SAN NARCISO, Philippines — “We are the eyes in the sky,” said U.S. Army Spc. Breanna Olivieri, a Mississippi Army National Guard air defense battle management systems operator who participated in Exercise Balikatan 23. “They call us Eagle Eye. We pick up drones, unmanned aerial surveillance, cruise missiles, and any aerial threats.”
Olivieri and the 1st Battalion, 204th Air Defense Artillery Regiment — one of two National Guard units taking part in this year’s exercise — traveled to a remote seaside location near San Narciso to provide short-range air defense with radar systems and Avenger Air Defense Systems at Balikatan 23 from April 18 to 26.
Approximately 5,400 members of the Armed Forces of the Philippines and 12,200 of the U.S. military from the Marine Corps, Navy, Air Force, Army, Coast Guard and special operations forces, along with Australian Defence Force personnel, took part in the exercise to hone tactical proficiency and strengthen Indo-Pacific military coordination.
“The mission is great, just going to the Philippines. All my Soldiers have been able to do things that they would have never gotten to do had they not joined the National Guard,” said U.S. Army Capt. Brister Bishop, the commander of Bravo Battery, 1st Battalion, 204th Air Defense Artillery Regiment.
“We are training with the Philippine Armed Forces. Their navy, marines, army and air force have all come out here to review our equipment and discuss partner capabilities,” Bishop said. “We’ve been fascinated in learning what the host nation uses for air defense and discovering a lot of the [system] language is common.”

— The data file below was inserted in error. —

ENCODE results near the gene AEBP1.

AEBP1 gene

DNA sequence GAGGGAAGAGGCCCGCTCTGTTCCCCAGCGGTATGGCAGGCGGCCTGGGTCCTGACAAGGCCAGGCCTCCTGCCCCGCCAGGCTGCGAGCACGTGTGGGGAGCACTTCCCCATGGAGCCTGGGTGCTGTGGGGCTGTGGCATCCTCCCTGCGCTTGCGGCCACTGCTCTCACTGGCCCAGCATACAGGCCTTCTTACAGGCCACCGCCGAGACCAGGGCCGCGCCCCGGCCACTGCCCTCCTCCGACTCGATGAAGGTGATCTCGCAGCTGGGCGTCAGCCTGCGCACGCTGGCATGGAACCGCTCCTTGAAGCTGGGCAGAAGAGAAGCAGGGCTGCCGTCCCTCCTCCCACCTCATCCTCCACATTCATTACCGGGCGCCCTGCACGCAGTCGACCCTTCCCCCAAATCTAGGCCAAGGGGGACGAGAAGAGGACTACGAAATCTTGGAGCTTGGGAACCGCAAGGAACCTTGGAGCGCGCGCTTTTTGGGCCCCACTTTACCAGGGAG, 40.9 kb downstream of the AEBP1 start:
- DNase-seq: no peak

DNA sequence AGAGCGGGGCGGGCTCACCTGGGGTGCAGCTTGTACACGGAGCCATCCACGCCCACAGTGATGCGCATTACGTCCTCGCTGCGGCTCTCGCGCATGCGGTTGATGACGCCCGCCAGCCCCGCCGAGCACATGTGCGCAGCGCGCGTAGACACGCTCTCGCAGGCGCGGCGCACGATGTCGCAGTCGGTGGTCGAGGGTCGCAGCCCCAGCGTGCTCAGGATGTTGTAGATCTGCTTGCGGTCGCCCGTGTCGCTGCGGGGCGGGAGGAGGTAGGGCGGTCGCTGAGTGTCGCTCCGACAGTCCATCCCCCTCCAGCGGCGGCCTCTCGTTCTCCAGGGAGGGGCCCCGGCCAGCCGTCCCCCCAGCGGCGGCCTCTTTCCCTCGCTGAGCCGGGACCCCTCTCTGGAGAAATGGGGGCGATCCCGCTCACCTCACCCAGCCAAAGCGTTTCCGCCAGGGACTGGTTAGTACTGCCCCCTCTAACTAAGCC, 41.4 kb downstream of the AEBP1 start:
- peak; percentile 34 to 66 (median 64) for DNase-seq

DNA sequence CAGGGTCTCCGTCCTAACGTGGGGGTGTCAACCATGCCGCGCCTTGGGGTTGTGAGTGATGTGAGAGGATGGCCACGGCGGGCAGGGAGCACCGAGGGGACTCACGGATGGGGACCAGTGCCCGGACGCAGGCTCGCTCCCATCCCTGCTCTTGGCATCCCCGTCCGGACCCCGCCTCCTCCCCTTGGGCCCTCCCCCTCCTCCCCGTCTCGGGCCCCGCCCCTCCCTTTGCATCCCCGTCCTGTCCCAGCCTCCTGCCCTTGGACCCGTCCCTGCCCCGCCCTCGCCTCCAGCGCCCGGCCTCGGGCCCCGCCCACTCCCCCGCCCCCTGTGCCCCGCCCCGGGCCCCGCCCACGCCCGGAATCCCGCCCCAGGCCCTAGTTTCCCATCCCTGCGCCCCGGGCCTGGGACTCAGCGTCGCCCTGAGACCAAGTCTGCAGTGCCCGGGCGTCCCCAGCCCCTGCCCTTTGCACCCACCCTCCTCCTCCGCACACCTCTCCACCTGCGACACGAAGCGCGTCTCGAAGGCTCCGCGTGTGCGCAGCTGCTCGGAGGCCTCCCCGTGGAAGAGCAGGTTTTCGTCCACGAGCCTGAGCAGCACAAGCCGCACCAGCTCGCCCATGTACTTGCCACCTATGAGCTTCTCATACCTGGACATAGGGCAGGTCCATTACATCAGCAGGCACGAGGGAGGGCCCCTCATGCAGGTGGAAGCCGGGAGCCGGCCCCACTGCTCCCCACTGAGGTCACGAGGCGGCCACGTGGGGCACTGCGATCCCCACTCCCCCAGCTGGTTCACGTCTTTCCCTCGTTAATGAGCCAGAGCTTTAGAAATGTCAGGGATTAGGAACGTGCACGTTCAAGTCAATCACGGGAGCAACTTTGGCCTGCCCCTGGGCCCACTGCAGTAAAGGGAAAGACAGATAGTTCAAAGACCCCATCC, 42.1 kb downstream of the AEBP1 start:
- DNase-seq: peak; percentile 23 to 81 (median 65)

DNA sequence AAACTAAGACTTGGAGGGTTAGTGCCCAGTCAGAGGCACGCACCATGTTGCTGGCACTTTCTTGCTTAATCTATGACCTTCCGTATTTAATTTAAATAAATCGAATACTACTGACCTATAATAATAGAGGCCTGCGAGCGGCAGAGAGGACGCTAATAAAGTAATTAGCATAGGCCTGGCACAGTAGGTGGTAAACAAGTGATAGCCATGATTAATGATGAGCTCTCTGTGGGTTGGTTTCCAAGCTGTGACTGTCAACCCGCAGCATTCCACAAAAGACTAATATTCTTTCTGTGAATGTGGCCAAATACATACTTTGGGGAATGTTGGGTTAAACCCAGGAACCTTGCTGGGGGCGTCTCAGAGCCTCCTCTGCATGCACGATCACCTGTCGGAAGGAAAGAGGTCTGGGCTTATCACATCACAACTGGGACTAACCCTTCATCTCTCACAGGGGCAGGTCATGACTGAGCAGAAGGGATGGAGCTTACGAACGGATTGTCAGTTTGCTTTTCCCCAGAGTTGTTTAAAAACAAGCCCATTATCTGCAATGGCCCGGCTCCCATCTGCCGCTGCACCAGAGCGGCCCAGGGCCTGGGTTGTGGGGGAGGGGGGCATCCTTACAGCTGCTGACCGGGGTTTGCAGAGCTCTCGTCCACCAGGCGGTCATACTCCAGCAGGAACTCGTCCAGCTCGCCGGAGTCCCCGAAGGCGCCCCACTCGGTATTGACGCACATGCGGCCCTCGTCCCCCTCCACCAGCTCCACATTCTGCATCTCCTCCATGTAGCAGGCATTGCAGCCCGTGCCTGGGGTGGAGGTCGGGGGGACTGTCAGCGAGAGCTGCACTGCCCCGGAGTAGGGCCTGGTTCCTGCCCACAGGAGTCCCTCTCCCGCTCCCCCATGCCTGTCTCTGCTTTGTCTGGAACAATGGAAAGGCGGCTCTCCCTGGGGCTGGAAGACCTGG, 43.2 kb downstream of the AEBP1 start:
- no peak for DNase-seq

During the demonstrations, U.S. Army Staff Sgt. Antoine Brown, an Avenger Air Defense System team chief with the 204th, was thrilled to discover their Philippine counterparts were just as enthusiastic about learning as the Guard members were about teaching.
“They were asking questions that master gunners are supposed to ask, so we let them get in the turret atynd spin it around. They want to learn, and they’re eager to know how the system works,” said Brown. “I’ll bet you if we took them for about two weeks, we could have a team up and running.”
Brown added that in addition to the hands-on portion of the exchange, their counterparts’ interest also spoke to the overarching importance of regional security.
“To see them asking those questions shows how collaborative they want to be and shows they know the importance of the U.S. being here,” said Brown, adding that it demonstrated how the exercise contributed to strengthening partner capability in the Indo-Pacific.
The 204th’s participation in the 38th iteration of the annual bilateral exercise culminated with a live fire April 25. Philippine President Ferdinand R. Marcos Jr. and senior Philippine and Australian armed forces members witnessed the event. The Guard members used their Avenger Air Defense Systems, armed with Stinger missiles and .50-caliber machine guns, to shoot down simulated drones.
In addition, the 204th provided aerial monitoring equipment such as Sentinel radars and Forward Area Air Defense operational systems that provided a common air picture for active-duty Army and Marine Corps units coordinating for integrated air and missile defense. This information was shared with their higher active-duty command element in Tokyo and back to the United States.
“This event enhanced the interoperability of the Philippines and U.S. forces in conducting combined joint operations utilizing both countries’ army, navy and air force assets in conducting maritime security and territorial defense,” said Philippine army Maj. Gen. Marvin Licudine, Balikatan 2023 exercise director.
While the exercise was the largest in Balikatan history, Soldiers credited interpersonal relationships forged as the greatest force multiplier.
“The second benefit (in addition to working with international partners) was getting to work with other members of the Joint Force, the Marines and our active-duty counterparts,” said Bishop. He added that these interactions made for a highly valuable annual training period that could not be replicated elsewhere.
The success of Balikatan 23 underscored the enduring partnership between the Philippines and the United States while reaffirming the National Guard’s pivotal role as a globally engaged operational force and a trusted partner within the Indo-Pacific region.